We’ve got a fascinating border water fight going on between Mexico and irrigators in the United States over water from the Rio Grande right now. But rather than the usual issue – who gets how much – this one’s over when the water is used.
Under US-Mexico treaty, Mexican irrigators are entitled to a set amount of water, to be delivered at their head gate on the US-Mexico border. Until it’s needed, the water is stored upstream in Elephant Butte Reservoir, on the Rio Grande in southern New Mexico, as part of a pool of water for use by southern New Mexico and Texas farmers.
This drought-short year, Mexico called for a delivery of water beginning April 1, while the Texas and New Mexico farmers were planning on waiting until later in the summer to begin their irrigation season.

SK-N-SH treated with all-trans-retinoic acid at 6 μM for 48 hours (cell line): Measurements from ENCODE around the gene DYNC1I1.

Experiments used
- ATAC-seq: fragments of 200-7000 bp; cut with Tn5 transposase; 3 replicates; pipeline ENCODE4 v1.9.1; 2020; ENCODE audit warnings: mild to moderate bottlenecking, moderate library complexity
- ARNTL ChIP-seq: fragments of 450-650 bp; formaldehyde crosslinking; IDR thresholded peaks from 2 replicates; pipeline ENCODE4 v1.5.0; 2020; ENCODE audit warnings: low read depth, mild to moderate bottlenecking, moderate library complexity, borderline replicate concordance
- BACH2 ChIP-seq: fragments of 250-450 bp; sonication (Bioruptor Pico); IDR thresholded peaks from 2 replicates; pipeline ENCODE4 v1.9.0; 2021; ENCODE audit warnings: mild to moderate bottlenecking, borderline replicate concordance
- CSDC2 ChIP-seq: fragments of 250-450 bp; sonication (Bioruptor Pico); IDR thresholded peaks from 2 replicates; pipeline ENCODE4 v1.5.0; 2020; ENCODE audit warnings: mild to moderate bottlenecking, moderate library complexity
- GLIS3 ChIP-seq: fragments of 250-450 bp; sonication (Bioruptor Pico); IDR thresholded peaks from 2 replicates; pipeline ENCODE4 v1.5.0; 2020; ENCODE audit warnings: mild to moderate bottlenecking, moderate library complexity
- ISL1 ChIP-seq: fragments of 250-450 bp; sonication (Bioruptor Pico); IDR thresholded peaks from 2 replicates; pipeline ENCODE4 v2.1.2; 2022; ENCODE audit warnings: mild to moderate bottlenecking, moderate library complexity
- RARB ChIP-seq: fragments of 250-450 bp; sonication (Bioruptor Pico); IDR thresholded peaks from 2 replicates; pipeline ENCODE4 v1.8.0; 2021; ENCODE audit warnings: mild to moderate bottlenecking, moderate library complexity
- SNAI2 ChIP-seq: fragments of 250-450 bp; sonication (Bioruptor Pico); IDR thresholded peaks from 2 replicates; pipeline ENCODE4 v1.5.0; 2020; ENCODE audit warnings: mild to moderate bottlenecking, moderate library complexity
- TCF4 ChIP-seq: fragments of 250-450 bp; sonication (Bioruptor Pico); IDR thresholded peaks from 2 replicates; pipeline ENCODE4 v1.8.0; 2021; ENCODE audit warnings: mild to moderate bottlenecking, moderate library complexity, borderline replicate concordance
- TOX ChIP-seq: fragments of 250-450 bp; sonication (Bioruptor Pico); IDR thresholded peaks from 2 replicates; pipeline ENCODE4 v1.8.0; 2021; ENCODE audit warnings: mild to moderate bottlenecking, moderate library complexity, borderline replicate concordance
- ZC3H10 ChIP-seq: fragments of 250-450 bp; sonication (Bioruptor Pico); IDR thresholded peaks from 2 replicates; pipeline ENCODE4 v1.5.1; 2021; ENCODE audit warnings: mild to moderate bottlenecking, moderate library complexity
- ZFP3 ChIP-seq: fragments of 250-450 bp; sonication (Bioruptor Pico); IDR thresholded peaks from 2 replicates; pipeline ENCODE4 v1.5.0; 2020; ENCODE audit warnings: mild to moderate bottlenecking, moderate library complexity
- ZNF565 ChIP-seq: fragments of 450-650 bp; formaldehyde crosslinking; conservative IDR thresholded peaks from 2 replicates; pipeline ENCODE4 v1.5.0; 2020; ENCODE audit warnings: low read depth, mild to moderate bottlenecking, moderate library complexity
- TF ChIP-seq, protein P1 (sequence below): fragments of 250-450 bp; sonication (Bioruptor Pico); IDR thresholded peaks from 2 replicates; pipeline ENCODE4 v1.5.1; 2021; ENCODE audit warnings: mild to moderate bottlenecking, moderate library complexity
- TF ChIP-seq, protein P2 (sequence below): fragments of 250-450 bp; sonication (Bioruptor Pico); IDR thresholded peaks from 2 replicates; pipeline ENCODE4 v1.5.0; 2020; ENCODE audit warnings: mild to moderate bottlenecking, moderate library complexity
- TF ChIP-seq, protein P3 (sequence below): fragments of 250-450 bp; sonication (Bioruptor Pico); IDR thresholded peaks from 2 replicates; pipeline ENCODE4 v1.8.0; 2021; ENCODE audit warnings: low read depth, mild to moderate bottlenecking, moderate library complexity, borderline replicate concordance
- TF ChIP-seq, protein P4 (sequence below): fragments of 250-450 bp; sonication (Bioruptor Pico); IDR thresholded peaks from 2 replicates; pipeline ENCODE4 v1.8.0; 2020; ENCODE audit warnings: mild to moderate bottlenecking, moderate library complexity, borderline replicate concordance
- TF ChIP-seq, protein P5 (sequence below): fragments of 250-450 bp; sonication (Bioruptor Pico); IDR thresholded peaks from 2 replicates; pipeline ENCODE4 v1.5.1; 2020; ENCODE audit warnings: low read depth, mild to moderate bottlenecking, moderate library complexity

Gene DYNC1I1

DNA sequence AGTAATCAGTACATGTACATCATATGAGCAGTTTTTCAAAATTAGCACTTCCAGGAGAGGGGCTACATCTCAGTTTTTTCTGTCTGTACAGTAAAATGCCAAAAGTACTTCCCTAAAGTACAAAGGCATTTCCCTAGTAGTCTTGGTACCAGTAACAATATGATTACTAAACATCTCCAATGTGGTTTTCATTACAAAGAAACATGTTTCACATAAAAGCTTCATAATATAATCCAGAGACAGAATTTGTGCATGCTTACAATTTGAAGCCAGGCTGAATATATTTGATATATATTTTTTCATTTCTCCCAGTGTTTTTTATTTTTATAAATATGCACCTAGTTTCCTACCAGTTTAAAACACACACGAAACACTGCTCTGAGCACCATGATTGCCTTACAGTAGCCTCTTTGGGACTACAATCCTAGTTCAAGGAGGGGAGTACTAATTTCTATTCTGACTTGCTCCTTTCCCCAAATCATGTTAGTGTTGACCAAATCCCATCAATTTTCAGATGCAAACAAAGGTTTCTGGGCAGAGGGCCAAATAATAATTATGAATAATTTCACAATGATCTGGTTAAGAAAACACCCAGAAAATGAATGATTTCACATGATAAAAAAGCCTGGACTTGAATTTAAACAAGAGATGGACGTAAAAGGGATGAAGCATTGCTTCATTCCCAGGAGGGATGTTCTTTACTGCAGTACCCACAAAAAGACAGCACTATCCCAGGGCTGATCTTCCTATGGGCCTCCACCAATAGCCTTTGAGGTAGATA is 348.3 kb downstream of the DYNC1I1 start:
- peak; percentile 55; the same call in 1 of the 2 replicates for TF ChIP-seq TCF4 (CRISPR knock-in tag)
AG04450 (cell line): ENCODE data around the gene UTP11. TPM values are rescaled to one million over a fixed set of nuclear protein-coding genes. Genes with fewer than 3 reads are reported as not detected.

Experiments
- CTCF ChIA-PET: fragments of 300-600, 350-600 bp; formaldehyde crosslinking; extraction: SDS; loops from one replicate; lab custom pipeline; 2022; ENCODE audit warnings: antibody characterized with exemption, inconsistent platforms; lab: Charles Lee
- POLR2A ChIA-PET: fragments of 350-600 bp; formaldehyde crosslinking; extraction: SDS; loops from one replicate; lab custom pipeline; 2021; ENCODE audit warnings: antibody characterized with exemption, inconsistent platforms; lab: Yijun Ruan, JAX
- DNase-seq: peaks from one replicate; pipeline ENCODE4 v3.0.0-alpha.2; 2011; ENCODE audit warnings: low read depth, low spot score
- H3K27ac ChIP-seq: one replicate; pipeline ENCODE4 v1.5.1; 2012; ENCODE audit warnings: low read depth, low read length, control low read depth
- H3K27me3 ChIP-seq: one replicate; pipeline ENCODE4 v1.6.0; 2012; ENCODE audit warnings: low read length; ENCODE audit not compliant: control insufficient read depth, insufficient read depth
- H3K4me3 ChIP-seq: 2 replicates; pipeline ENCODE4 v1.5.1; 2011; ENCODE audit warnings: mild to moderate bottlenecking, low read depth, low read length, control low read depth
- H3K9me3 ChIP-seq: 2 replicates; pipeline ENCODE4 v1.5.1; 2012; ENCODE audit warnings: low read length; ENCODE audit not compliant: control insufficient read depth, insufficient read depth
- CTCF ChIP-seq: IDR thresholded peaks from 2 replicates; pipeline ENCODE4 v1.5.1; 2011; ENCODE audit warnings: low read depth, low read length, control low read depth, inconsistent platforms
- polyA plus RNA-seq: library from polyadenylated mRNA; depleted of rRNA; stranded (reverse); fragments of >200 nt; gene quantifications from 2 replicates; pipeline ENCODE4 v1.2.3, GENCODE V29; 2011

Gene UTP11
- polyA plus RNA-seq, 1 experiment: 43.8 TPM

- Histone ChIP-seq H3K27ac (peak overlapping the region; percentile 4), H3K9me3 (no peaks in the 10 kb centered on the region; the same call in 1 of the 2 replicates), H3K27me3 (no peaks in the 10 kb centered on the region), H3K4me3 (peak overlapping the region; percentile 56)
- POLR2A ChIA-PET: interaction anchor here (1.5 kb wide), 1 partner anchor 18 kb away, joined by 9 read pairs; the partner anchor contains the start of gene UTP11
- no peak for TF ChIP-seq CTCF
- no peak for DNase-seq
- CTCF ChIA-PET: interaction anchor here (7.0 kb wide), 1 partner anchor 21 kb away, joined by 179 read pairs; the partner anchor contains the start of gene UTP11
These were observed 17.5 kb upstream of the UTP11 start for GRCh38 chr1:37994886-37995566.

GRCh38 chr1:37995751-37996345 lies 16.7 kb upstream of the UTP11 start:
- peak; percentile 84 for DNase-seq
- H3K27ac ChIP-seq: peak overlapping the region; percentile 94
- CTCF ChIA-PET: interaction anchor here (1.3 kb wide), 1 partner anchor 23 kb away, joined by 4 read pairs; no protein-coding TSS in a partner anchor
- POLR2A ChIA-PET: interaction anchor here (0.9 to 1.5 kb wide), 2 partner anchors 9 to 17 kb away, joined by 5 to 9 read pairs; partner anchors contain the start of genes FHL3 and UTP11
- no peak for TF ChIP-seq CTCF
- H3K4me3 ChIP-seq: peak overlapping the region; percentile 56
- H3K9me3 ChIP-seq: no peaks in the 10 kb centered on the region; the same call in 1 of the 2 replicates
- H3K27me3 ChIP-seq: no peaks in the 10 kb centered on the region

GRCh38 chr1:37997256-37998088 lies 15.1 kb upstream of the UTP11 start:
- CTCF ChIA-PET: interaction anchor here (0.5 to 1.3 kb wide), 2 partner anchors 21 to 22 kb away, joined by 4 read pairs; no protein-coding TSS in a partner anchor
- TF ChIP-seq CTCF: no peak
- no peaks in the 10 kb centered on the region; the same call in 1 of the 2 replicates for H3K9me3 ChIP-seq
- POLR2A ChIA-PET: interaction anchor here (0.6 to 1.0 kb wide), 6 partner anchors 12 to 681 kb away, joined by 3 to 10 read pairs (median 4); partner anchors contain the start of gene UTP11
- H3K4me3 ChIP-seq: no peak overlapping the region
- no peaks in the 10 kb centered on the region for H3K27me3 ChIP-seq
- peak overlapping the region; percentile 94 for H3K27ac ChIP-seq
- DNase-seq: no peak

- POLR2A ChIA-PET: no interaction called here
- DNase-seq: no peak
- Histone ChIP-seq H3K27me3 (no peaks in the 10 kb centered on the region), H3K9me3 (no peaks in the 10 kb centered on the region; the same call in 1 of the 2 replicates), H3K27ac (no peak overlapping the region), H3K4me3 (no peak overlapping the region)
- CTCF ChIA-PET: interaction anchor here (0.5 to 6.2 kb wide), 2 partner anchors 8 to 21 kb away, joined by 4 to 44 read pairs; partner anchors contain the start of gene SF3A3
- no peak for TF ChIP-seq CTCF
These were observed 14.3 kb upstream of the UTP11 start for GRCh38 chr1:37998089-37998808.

As a result, in order to get Mexico’s water all the way to their border head gate, a substantially larger release was required, as the AP’s Christopher Sherman explains:
It’s more efficient to move a lot of water than a little, especially when the riverbed has been a sandy sponge for months. Irrigation districts estimate twice as much water will be lost to seepage than delivered to Mexico in this release, and those losses come out of the U.S. share, not Mexico’s.
Wet years have a way of covering up a multitude of water management sins. Drought exposes them for all to see.